The landscape layout of each page and the binding along the left (shorter) side of the pages was deliberately put in place to emphasise that it is meant not to be a book to be read whilst sitting down, but a book to "stand up and do".[5]

The juggling pattern Mills Mess as illustrated by Dancey on the cover of the 1997 edition


The first page of content has two columns: first, an introduction where Dancey explains his reasons for writing the book and what it is about before writing a little about that particular edition; the second column is headed How to read this book and details aspects on the alphabetical listing and cross-referencing, such as the fact that when another article is referenced it is printed in bold type.

Overleaf are the author's acknowledgements to various contributors and family, including a nod to Haggis McLeod, Dancey's juggling partner since 1984 as part of the comedy juggling act Haggis and Charlie. There then follows a contents page, listing the page number of every article. Finally, before the title page and first article, there is a whole side containing an M. C. Escher-like tessellation pattern of the book's cartoon mascot "Man in the Hat".


Although billed as an encyclopaedia of ball juggling, the book has a very strong bias towards the art of toss juggling[6], that is to say where items (e.g. beanbags or balls) are thrown and caught in various ways and patterns. This includes the variant toss juggling known as bounce juggling where items are thrown, bounced off a surface and caught and can be equivalently notated using Siteswap or ladder notation also outlined in the encyclopaedia.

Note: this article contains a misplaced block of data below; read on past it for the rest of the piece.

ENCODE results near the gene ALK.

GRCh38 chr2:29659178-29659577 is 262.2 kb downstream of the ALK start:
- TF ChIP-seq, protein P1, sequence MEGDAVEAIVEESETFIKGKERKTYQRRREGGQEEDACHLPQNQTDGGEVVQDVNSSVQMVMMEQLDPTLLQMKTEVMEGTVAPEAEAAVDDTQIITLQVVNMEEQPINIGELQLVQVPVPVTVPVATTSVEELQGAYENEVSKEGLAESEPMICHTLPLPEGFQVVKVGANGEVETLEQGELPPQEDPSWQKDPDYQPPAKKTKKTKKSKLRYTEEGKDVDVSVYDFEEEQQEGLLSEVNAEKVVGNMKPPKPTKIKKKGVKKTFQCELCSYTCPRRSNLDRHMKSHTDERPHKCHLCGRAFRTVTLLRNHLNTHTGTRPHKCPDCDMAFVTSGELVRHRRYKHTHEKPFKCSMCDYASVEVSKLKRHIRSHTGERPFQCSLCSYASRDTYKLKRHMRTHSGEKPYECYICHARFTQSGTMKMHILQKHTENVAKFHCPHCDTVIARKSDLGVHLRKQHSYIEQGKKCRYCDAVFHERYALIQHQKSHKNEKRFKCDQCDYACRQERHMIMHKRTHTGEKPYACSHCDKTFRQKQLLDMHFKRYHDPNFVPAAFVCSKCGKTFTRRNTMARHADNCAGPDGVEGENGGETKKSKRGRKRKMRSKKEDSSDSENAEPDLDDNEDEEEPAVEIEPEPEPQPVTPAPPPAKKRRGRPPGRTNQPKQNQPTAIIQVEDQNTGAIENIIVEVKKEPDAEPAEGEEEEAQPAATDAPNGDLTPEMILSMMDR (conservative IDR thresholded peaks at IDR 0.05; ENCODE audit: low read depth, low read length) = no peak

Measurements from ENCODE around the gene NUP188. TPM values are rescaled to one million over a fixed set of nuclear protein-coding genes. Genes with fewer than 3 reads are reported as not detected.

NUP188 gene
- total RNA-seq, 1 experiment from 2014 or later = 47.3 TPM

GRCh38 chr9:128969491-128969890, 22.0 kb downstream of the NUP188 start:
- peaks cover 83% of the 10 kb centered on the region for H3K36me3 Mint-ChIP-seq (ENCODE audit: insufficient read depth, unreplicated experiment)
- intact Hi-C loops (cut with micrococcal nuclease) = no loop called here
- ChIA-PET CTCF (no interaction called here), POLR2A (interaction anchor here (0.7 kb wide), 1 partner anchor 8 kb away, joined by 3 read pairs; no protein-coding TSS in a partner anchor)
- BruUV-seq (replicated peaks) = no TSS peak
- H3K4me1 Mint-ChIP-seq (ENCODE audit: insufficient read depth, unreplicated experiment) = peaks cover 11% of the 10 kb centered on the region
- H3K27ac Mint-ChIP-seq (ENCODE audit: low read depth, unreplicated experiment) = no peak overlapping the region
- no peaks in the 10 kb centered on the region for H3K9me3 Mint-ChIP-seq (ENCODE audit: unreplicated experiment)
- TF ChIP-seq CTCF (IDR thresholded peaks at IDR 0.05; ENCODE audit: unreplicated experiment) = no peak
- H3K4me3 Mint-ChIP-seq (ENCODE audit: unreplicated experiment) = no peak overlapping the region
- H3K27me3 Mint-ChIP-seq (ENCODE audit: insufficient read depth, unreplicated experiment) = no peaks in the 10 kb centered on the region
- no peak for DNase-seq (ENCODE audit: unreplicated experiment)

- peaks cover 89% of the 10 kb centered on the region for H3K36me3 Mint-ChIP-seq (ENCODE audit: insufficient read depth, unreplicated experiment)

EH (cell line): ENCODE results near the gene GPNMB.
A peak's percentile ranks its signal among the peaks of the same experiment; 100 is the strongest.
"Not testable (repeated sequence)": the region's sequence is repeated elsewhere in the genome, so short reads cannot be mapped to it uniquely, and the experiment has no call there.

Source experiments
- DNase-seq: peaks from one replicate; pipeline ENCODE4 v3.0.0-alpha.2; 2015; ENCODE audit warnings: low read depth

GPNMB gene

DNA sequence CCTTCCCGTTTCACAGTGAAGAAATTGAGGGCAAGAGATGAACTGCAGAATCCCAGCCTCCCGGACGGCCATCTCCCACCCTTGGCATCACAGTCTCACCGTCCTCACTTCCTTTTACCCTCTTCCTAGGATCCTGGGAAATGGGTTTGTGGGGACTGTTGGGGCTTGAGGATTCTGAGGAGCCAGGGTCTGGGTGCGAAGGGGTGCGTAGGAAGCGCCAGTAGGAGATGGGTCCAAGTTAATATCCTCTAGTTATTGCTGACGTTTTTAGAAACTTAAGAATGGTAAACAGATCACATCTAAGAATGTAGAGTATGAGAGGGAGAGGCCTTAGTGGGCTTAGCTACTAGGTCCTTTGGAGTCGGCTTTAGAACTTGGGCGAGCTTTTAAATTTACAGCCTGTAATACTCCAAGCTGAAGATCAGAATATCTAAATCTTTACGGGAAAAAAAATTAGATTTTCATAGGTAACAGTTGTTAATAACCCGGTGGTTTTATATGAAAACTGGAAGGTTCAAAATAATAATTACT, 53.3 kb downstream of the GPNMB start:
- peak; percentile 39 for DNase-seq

However, there is only scant reference to contact juggling, where items are manipulated without being thrown, and floor juggling.

Furthermore , although discussed infrequently throughout the book, there is little extrapolation of the patterns mentioned for balls (or similar items which can be thrown without spin/orientation being a concern) to clubs, rings or other objects. It would not be until fourteen months later, with the publication of Charlie Dancey's Compendium of Club Juggling that these areas would be explored to a greater extent.

Dancey's Devilment

One particularly infamous article within The Encyclopædia of Ball Juggling is that of Dancey's Devilment, a trick named eponymously by the author which he describes as "a mythical pattern of brain-bending proportions. It came to me in a dream but the memory of just precisely what it was faded infuriatingly as I woke in the morning." Dancey goes on to describe its similarity to a four-ball Rubenstein's Revenge with the addition of multiplex throws.